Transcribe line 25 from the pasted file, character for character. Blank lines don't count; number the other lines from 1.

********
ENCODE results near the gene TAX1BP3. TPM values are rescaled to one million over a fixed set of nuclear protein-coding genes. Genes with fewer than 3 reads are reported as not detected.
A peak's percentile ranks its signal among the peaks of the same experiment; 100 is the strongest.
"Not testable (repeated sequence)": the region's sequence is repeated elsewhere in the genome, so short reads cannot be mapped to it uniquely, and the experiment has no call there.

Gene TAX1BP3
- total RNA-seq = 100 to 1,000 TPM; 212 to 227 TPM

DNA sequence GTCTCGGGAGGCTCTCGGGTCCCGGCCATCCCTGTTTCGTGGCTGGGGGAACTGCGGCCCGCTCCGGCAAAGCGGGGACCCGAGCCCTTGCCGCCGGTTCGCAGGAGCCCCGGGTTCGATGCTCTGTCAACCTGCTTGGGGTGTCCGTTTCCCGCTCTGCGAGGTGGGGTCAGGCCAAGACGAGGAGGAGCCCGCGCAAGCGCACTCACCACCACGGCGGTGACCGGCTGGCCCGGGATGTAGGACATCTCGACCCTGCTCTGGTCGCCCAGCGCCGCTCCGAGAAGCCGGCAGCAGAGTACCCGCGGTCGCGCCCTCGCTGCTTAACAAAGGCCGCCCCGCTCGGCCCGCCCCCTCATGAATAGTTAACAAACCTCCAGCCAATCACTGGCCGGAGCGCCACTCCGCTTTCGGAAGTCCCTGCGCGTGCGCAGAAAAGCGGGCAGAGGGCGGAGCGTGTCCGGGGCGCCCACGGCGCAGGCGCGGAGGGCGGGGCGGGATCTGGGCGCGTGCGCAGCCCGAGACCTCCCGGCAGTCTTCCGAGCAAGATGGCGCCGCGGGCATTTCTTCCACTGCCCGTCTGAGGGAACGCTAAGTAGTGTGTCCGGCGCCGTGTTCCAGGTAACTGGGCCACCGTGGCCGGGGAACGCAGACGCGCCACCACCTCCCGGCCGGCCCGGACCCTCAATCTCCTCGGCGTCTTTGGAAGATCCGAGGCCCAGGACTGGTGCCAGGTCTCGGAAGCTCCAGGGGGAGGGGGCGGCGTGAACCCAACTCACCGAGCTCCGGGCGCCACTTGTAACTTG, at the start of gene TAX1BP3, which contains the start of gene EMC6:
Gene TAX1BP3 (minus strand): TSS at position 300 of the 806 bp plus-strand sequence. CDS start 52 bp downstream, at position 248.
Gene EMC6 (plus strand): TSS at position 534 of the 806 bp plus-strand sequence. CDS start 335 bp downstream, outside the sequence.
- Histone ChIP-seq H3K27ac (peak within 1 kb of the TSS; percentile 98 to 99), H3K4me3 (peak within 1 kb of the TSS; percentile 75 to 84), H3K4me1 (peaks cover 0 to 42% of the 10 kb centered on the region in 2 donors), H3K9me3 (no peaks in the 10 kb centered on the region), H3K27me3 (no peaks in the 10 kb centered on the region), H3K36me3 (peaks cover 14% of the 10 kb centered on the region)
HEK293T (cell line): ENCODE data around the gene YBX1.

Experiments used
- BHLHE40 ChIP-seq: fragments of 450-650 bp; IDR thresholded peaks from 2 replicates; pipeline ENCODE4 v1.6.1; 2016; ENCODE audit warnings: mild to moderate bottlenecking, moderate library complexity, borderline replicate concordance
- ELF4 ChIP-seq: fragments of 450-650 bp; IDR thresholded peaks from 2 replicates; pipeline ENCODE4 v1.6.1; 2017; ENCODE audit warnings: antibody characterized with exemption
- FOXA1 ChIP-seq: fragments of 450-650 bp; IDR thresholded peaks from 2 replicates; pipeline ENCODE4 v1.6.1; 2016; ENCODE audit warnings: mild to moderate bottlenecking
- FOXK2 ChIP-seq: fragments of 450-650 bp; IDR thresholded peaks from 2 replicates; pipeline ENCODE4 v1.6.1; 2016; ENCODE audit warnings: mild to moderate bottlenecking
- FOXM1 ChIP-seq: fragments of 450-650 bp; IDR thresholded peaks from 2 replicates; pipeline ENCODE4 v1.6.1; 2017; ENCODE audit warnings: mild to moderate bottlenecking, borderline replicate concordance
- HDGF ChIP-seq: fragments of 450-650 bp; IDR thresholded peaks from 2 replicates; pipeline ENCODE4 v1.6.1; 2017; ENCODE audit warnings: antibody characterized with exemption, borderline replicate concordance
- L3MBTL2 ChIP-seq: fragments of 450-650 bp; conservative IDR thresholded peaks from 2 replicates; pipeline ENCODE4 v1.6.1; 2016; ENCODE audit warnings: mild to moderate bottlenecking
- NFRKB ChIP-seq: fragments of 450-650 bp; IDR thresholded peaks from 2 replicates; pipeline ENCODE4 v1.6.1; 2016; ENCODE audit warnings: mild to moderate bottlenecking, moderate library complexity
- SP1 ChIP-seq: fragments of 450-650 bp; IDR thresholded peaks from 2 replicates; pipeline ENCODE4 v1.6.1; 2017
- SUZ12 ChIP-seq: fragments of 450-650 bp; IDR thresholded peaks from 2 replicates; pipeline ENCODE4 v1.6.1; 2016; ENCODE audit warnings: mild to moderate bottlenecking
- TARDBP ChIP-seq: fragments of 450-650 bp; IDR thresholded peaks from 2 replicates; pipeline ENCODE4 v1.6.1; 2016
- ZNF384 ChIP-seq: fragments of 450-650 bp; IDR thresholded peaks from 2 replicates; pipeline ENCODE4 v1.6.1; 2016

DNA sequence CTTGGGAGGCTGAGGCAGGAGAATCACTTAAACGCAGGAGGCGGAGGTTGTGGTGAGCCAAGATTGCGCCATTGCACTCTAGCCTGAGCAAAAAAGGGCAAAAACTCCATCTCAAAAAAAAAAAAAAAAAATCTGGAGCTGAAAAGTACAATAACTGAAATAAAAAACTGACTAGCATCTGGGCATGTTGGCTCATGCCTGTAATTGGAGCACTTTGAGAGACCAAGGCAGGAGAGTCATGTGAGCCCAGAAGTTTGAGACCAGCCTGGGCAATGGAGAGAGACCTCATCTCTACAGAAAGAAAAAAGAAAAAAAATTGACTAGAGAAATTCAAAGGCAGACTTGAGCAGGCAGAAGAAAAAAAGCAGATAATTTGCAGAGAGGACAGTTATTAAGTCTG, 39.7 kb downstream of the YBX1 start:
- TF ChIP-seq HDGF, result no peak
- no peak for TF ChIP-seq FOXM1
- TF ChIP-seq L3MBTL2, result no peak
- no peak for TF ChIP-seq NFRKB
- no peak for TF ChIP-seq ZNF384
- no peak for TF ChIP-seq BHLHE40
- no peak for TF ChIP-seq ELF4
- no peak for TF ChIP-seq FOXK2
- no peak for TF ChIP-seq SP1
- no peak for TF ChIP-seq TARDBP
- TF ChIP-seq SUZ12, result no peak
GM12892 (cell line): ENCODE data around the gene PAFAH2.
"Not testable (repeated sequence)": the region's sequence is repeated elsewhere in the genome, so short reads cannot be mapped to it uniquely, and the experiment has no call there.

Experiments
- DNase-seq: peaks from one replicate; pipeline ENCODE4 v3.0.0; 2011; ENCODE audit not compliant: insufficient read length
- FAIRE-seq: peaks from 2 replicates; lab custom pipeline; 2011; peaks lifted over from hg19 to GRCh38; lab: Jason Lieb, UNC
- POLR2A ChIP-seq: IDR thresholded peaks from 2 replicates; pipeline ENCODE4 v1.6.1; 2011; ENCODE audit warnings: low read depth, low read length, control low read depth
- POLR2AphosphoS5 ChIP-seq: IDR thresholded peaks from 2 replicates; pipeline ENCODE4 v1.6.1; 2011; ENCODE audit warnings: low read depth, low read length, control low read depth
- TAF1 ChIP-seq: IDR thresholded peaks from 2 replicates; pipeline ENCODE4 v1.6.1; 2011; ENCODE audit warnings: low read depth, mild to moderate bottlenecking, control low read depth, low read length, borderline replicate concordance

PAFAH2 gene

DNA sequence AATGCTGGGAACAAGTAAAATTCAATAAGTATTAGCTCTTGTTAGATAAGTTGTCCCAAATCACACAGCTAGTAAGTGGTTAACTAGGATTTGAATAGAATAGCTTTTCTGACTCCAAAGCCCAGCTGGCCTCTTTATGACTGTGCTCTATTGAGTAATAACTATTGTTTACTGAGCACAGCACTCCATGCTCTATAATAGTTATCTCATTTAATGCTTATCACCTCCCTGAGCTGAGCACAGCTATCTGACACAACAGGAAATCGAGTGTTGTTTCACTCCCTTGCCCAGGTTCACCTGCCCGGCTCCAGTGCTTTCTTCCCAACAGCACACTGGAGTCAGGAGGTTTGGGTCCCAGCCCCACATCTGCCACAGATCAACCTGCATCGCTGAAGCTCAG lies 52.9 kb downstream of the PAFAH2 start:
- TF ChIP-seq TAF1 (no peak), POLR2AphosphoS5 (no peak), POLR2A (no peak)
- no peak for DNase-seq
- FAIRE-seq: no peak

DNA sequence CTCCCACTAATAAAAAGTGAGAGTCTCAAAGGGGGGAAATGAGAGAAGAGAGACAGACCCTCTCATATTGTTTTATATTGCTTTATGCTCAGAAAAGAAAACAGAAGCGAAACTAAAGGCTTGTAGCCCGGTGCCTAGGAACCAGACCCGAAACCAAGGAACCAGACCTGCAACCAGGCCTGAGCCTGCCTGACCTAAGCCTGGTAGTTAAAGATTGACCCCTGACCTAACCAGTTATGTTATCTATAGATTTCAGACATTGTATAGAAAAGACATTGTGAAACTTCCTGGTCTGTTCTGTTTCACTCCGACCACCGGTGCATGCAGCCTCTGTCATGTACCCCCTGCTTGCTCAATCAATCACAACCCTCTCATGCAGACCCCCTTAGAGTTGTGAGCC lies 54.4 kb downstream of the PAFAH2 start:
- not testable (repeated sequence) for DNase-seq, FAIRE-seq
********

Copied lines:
- TF ChIP-seq HDGF, result no peak